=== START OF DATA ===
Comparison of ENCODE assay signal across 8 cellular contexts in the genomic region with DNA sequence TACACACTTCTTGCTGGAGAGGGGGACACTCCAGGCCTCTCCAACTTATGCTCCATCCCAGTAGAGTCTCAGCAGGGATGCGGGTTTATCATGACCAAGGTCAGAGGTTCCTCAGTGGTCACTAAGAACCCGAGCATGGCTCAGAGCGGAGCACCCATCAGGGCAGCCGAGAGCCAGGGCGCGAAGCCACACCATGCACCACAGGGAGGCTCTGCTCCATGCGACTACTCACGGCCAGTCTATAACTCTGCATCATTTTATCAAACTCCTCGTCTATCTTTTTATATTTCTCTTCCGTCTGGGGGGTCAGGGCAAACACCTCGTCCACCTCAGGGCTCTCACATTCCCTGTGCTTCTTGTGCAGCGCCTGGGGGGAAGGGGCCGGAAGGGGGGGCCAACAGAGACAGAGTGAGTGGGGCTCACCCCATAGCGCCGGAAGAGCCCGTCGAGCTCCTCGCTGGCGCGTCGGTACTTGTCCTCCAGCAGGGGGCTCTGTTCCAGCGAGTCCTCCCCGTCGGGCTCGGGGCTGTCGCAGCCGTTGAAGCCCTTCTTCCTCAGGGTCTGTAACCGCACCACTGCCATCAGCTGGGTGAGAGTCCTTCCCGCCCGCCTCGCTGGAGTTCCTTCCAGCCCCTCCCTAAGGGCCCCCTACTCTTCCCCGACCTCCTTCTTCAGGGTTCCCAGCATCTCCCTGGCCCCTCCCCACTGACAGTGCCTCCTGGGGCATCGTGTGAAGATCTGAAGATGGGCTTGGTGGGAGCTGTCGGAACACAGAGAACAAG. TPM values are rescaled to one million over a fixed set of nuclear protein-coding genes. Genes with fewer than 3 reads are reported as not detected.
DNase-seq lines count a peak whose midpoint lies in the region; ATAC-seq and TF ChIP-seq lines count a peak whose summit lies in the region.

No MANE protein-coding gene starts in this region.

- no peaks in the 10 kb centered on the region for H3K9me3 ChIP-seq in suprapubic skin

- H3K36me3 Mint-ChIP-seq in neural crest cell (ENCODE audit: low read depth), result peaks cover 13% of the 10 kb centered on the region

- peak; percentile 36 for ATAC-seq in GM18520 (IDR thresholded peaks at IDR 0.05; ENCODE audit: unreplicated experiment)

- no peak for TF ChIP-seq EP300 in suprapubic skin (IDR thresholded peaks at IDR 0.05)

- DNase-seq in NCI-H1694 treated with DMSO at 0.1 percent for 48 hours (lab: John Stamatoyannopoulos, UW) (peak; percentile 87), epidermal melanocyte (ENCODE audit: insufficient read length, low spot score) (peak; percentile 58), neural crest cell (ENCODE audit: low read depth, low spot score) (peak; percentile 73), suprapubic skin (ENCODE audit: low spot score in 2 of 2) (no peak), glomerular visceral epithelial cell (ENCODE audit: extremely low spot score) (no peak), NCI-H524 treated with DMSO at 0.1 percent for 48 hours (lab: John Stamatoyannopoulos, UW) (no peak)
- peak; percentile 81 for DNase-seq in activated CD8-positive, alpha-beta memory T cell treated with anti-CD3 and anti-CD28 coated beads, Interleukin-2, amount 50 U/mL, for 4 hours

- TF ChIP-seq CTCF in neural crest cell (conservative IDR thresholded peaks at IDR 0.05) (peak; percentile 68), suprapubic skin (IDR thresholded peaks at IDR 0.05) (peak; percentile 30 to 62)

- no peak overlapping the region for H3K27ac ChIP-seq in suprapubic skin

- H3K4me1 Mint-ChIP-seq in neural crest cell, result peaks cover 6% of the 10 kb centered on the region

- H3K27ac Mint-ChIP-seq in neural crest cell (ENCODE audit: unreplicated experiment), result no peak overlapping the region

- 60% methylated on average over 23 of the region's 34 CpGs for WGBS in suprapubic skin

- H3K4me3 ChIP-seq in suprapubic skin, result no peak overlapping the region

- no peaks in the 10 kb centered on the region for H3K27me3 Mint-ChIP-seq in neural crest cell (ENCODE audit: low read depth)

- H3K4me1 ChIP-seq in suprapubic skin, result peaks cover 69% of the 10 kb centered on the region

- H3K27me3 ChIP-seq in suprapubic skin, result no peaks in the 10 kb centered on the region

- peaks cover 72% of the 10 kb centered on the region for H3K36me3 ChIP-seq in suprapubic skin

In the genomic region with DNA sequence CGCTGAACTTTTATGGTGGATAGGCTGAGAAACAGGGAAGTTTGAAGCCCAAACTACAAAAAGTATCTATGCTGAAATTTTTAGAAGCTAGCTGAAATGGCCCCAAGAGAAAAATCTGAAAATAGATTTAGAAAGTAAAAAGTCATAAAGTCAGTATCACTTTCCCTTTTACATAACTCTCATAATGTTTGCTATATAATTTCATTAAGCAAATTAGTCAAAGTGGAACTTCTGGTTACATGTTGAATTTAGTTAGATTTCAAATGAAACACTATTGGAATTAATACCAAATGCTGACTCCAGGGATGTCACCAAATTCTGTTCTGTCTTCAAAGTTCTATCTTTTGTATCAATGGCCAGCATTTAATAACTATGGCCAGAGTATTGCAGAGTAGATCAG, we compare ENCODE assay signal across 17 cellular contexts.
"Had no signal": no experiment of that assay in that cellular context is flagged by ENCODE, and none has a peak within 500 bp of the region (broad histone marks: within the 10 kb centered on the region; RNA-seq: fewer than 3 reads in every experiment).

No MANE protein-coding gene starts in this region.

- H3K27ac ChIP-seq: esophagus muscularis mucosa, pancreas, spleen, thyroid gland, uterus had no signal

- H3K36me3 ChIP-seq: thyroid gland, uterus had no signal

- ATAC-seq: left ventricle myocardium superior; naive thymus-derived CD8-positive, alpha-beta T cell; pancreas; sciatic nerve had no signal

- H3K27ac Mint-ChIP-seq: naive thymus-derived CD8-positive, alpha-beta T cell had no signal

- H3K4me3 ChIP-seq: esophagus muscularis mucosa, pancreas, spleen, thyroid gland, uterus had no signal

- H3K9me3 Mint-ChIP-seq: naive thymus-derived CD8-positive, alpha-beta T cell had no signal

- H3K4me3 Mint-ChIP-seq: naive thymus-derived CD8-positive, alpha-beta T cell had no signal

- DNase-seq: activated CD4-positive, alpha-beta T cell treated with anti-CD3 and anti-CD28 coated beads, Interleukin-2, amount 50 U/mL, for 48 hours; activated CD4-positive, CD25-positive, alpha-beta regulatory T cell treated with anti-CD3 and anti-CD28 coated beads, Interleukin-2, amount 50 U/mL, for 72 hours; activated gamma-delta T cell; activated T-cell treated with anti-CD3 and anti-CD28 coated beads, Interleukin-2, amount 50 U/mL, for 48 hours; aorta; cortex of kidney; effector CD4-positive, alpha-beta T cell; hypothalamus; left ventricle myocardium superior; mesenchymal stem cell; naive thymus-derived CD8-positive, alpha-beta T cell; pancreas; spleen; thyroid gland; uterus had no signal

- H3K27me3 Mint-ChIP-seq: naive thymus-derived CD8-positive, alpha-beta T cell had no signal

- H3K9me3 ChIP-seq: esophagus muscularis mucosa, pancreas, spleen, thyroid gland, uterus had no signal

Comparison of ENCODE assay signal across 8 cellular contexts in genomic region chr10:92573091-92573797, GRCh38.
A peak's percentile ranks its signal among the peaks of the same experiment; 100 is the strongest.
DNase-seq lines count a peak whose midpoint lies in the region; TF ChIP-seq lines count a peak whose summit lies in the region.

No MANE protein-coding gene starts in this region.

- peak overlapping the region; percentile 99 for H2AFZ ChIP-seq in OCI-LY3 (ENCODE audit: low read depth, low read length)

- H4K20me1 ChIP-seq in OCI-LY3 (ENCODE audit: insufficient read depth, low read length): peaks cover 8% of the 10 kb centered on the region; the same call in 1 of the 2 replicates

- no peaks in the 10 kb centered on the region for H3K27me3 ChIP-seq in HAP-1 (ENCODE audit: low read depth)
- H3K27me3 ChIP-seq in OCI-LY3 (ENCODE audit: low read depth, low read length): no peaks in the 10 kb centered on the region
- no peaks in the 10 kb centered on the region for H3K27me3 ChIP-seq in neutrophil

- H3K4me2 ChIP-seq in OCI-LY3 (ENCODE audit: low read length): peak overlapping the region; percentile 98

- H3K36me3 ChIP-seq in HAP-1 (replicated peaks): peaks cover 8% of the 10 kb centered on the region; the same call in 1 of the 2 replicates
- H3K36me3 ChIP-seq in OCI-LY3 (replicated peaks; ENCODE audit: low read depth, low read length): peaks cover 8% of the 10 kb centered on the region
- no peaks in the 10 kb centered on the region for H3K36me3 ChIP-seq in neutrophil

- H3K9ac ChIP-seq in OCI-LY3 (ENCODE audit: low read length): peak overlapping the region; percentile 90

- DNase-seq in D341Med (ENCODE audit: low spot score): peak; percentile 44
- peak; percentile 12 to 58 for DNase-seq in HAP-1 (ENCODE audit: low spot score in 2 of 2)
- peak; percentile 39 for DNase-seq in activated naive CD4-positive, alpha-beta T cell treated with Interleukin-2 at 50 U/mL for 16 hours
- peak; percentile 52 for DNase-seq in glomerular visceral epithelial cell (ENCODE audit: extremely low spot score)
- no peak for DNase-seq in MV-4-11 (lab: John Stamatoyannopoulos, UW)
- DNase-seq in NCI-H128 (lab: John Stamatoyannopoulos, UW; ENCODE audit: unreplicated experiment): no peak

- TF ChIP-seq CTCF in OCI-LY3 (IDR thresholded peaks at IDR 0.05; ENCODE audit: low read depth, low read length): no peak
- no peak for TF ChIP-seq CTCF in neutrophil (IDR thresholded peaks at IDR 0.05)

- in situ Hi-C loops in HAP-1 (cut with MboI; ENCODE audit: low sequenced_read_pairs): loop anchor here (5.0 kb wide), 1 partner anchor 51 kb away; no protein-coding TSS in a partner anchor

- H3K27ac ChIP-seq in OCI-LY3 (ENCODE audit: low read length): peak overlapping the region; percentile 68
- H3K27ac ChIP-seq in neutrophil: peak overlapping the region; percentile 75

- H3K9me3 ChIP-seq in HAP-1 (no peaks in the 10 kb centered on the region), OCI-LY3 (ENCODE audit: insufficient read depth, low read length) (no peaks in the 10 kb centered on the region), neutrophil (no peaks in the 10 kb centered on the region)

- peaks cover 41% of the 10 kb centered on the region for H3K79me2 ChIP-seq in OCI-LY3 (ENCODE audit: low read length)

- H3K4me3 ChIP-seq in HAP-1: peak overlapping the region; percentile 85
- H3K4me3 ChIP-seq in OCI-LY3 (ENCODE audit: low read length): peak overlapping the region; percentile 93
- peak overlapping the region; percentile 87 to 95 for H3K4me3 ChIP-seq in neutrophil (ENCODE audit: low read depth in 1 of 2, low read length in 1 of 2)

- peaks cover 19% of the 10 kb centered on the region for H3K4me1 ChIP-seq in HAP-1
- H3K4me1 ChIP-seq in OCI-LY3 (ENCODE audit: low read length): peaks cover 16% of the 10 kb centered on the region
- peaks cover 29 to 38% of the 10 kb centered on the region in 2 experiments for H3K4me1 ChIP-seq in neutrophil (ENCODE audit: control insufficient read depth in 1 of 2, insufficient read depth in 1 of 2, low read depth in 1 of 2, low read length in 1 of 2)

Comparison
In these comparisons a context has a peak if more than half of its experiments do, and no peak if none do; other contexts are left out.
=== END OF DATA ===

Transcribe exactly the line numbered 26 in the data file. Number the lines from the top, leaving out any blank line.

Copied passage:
- H3K27ac Mint-ChIP-seq: naive thymus-derived CD8-positive, alpha-beta T cell had no signal